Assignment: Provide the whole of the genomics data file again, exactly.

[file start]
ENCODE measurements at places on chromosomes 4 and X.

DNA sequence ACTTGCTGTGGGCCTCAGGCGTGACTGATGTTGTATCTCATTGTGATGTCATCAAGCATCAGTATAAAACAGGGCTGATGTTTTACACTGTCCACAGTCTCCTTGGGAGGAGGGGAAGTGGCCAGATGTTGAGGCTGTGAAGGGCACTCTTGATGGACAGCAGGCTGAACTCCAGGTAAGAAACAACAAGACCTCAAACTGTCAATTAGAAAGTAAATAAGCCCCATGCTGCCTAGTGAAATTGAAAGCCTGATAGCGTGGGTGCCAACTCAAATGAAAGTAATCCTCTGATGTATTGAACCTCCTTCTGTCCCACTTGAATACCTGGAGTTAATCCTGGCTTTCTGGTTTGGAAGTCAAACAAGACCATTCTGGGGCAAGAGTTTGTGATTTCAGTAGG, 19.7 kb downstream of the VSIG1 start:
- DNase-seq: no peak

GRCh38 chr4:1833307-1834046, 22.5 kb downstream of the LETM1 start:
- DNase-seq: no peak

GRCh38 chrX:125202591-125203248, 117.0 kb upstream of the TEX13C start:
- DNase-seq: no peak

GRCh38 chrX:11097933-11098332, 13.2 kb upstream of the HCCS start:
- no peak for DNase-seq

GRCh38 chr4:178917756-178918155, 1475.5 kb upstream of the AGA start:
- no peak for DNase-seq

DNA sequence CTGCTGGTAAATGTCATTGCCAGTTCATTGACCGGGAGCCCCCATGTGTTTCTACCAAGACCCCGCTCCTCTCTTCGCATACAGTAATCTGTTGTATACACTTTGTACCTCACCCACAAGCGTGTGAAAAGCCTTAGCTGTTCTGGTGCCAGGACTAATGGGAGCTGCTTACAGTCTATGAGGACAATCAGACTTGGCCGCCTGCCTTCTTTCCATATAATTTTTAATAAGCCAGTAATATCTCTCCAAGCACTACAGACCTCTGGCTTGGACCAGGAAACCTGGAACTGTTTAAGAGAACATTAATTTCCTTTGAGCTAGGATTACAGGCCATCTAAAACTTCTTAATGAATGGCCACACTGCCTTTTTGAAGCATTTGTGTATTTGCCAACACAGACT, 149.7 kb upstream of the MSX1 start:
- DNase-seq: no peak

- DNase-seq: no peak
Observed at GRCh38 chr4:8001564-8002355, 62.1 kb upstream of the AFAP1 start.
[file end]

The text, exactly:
ENCODE measurements at places on chromosomes 4 and X.

DNA sequence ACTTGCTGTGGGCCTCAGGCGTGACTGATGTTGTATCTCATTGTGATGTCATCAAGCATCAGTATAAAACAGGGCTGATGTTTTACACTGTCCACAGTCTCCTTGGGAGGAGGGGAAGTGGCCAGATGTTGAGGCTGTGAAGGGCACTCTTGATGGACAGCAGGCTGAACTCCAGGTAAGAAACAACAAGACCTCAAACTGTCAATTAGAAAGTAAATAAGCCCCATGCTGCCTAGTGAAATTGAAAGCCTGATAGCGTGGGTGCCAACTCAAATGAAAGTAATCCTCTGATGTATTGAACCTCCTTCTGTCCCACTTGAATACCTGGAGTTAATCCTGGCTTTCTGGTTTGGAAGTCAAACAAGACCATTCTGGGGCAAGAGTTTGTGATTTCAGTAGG, 19.7 kb downstream of the VSIG1 start:
- DNase-seq: no peak

GRCh38 chr4:1833307-1834046, 22.5 kb downstream of the LETM1 start:
- DNase-seq: no peak

GRCh38 chrX:125202591-125203248, 117.0 kb upstream of the TEX13C start:
- DNase-seq: no peak

GRCh38 chrX:11097933-11098332, 13.2 kb upstream of the HCCS start:
- no peak for DNase-seq

GRCh38 chr4:178917756-178918155, 1475.5 kb upstream of the AGA start:
- no peak for DNase-seq

DNA sequence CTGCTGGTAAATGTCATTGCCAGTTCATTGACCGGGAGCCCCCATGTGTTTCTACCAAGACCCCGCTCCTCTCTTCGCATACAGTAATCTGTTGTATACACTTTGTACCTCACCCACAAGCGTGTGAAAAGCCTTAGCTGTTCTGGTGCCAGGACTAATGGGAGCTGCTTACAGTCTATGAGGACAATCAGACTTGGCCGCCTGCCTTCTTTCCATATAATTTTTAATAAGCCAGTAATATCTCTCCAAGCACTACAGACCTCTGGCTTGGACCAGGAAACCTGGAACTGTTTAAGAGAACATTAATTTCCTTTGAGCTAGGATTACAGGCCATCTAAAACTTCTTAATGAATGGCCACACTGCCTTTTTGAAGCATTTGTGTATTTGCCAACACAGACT, 149.7 kb upstream of the MSX1 start:
- DNase-seq: no peak

- DNase-seq: no peak
Observed at GRCh38 chr4:8001564-8002355, 62.1 kb upstream of the AFAP1 start.